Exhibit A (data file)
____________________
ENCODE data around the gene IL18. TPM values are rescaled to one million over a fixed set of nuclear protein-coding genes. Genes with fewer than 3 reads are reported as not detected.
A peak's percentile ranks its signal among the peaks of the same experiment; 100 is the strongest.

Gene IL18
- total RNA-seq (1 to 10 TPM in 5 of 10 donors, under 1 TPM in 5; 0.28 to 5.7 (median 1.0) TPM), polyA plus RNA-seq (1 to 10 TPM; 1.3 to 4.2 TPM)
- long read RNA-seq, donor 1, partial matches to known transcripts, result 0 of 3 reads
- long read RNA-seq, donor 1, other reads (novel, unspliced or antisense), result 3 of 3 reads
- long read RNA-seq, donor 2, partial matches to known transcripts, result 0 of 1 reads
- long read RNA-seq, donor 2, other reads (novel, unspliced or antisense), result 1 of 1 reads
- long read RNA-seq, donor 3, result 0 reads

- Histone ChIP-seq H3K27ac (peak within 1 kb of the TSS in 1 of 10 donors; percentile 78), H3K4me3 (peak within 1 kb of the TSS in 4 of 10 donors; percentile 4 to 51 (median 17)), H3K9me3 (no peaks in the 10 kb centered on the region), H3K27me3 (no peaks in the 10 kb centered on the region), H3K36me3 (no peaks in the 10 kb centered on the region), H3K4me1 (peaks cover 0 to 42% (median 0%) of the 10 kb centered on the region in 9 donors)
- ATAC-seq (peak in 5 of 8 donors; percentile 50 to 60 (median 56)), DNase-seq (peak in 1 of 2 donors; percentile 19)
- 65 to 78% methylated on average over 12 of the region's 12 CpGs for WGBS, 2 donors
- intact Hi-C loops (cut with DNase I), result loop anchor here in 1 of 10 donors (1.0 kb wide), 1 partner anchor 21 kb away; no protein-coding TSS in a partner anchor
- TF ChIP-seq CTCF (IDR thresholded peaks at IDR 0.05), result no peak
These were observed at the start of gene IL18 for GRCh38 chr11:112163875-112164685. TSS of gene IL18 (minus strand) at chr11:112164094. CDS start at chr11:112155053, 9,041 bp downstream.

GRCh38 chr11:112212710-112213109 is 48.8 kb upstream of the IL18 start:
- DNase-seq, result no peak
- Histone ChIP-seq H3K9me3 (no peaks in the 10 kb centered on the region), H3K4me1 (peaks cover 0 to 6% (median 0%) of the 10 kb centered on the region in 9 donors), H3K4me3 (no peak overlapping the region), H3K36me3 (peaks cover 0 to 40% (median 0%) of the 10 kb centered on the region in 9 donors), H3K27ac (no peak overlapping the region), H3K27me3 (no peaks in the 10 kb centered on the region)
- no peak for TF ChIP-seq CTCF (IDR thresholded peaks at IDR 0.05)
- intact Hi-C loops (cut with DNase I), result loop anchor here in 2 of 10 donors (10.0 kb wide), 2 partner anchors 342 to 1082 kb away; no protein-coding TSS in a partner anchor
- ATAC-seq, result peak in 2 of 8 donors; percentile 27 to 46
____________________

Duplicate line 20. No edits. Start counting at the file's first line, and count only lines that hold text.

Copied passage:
- intact Hi-C loops (cut with DNase I), result loop anchor here in 2 of 10 donors (10.0 kb wide), 2 partner anchors 342 to 1082 kb away; no protein-coding TSS in a partner anchor